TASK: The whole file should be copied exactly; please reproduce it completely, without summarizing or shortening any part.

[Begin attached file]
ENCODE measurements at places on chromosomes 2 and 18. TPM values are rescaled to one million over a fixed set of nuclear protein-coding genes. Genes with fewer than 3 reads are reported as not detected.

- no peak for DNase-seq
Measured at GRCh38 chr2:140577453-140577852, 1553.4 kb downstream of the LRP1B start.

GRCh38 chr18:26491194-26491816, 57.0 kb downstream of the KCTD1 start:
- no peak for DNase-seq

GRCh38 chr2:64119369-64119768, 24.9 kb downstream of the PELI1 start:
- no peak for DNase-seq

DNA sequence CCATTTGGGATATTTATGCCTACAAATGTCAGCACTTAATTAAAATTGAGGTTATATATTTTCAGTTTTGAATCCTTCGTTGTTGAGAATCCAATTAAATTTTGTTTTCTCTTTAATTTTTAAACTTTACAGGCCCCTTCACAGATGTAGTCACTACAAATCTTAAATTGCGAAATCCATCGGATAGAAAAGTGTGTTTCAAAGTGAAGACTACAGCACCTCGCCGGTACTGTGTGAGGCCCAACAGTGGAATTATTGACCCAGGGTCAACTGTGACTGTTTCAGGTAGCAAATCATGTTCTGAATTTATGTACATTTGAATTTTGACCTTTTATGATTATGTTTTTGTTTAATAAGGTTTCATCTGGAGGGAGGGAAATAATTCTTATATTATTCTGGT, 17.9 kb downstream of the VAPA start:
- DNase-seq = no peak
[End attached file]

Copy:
ENCODE measurements at places on chromosomes 2 and 18. TPM values are rescaled to one million over a fixed set of nuclear protein-coding genes. Genes with fewer than 3 reads are reported as not detected.

- no peak for DNase-seq
Measured at GRCh38 chr2:140577453-140577852, 1553.4 kb downstream of the LRP1B start.

GRCh38 chr18:26491194-26491816, 57.0 kb downstream of the KCTD1 start:
- no peak for DNase-seq

GRCh38 chr2:64119369-64119768, 24.9 kb downstream of the PELI1 start:
- no peak for DNase-seq

DNA sequence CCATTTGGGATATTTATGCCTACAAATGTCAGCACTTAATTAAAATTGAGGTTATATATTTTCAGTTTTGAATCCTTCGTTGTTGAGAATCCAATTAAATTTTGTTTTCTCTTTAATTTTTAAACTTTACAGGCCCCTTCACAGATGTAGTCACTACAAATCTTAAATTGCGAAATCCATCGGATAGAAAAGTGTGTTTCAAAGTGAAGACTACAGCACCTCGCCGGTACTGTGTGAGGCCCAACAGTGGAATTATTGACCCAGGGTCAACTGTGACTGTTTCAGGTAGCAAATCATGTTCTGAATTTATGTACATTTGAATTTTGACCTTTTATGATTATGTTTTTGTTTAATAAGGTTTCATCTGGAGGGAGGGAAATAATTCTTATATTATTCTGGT, 17.9 kb downstream of the VAPA start:
- DNase-seq = no peak